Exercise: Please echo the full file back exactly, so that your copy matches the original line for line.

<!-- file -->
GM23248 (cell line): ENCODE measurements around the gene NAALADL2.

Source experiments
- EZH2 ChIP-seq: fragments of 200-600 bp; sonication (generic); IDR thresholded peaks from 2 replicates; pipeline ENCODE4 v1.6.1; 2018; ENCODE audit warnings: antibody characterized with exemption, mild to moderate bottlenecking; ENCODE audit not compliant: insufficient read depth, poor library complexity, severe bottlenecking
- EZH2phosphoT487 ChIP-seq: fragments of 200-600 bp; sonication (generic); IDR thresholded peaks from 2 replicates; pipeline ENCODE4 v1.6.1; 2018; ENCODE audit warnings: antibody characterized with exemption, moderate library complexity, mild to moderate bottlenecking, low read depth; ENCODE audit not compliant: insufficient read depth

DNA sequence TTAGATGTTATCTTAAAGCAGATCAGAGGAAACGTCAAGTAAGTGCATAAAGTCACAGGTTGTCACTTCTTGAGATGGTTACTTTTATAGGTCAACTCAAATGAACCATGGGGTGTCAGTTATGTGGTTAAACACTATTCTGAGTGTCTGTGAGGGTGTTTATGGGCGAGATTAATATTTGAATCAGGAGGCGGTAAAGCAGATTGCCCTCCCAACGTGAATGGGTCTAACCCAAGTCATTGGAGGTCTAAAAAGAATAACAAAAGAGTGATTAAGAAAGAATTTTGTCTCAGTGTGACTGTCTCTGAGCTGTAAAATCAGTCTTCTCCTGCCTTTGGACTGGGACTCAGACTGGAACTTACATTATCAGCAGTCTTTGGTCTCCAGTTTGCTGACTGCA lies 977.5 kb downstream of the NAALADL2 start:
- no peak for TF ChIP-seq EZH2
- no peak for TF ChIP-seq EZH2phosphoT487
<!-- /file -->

GM23248 (cell line): ENCODE measurements around the gene NAALADL2.

Source experiments
- EZH2 ChIP-seq: fragments of 200-600 bp; sonication (generic); IDR thresholded peaks from 2 replicates; pipeline ENCODE4 v1.6.1; 2018; ENCODE audit warnings: antibody characterized with exemption, mild to moderate bottlenecking; ENCODE audit not compliant: insufficient read depth, poor library complexity, severe bottlenecking
- EZH2phosphoT487 ChIP-seq: fragments of 200-600 bp; sonication (generic); IDR thresholded peaks from 2 replicates; pipeline ENCODE4 v1.6.1; 2018; ENCODE audit warnings: antibody characterized with exemption, moderate library complexity, mild to moderate bottlenecking, low read depth; ENCODE audit not compliant: insufficient read depth

DNA sequence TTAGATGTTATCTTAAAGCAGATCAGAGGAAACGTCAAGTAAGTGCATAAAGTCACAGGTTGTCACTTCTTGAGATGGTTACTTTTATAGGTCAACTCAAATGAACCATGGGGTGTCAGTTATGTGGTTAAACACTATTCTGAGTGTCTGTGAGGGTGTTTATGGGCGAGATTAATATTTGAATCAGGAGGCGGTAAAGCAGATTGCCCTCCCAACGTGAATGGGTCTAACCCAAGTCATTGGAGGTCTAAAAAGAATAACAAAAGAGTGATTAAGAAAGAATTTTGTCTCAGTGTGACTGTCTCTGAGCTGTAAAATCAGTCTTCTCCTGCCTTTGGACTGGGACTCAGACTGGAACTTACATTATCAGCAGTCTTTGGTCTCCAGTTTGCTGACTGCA lies 977.5 kb downstream of the NAALADL2 start:
- no peak for TF ChIP-seq EZH2
- no peak for TF ChIP-seq EZH2phosphoT487